On Friday, the yield on the two-year government bond jumped to 3.06 per cent, up about a quarter of a point, while the yield on 10-year bonds rose to 3.16 per cent, up about a tenth.
Ultimately, for investors, the concern is how high prices and rising borrowing costs will affect consumer spending and corporate profits. Absorbing the costs will hurt the company’s profits, but transferring them could exacerbate the problems in the economy, said Yung-Yu Ma, investment strategist for BMO Wealth Management in the United States.
“This is a very difficult moment,” said Mr. Ma. Most companies are unlikely to maintain their profit margins in the face of rising energy costs, he said.
Stock market analysts have made what Mr. Ma called “wildly optimistic”[ads1]; earnings estimates, which he said are likely to be revised in the coming months and eventually reflected in lower stock prices.
This week, Target’s shares fell after cutting its earnings forecast for the second time in three weeks, as inflation and changes in customer habits ate into margins, leaving it with too much unsold inventory, which it said they would try to sell at a discount.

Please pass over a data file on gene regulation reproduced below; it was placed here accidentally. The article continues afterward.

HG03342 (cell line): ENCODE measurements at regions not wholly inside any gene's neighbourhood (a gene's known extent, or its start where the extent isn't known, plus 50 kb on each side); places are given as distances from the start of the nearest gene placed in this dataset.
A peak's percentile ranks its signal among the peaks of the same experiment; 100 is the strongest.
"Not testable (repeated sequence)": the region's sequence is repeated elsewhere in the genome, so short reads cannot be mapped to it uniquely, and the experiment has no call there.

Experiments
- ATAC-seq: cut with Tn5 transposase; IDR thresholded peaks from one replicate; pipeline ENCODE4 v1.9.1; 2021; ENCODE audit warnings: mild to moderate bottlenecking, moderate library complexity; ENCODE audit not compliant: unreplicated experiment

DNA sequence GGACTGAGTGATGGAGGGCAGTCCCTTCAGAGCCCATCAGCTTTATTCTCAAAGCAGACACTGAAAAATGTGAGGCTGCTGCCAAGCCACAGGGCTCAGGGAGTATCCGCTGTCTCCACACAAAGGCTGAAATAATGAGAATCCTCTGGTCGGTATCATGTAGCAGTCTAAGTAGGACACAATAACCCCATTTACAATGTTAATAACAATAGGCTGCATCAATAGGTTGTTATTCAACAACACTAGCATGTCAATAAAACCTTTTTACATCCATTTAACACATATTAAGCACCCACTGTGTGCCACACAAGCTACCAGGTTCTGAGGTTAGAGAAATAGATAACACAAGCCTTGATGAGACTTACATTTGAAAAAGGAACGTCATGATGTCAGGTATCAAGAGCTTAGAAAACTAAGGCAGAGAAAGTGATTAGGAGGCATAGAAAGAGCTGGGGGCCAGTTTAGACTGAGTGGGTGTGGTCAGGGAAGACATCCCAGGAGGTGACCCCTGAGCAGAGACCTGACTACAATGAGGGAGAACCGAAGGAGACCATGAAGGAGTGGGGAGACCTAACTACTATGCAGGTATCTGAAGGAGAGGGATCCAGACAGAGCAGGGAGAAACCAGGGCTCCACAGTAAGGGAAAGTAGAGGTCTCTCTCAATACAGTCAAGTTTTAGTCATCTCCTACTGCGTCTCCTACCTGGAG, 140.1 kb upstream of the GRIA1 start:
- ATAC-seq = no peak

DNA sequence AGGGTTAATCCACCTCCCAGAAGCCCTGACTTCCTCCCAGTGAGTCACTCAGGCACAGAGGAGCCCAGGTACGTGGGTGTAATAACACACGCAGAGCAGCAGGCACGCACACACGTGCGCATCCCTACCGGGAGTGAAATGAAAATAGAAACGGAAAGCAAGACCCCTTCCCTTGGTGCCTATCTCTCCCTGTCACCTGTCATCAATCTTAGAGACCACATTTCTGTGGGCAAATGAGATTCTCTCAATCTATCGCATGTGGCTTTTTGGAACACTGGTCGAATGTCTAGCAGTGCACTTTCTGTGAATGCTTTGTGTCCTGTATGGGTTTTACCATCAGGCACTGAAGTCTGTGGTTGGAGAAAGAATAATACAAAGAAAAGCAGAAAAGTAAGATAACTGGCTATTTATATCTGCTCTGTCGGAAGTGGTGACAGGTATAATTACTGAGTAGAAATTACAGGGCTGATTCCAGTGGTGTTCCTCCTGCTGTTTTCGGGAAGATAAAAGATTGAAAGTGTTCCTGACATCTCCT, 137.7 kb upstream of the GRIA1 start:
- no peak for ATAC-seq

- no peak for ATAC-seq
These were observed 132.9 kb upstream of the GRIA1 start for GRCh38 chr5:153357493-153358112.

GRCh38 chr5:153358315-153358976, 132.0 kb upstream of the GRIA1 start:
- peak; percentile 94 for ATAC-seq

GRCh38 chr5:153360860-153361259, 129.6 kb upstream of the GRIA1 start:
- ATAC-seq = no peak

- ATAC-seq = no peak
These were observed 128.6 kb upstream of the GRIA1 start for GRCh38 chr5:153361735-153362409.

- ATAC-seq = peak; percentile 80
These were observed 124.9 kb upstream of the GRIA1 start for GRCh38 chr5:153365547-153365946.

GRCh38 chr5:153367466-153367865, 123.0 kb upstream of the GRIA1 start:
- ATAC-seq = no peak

The S&P 500 is now down 18.7 percent from the record on January 3, bringing it back within range of the bear market – a fall of 20 percent from the highest – signaling a serious shift in investor sentiment on Wall Street. The index plunged briefly into the bear’s territory last month, before recovering to close just above the psychologically significant level.
Phil Orlando, chief strategist at Federated Hermes, an asset management firm, said in an interview that he expected the market to fall further, perhaps 10 percent lower than current levels over the summer. He favors so-called value stocks, such as those in the energy, finance and health sectors, over growth stocks, such as technology companies, because they have cheaper valuations and are more promising in this environment.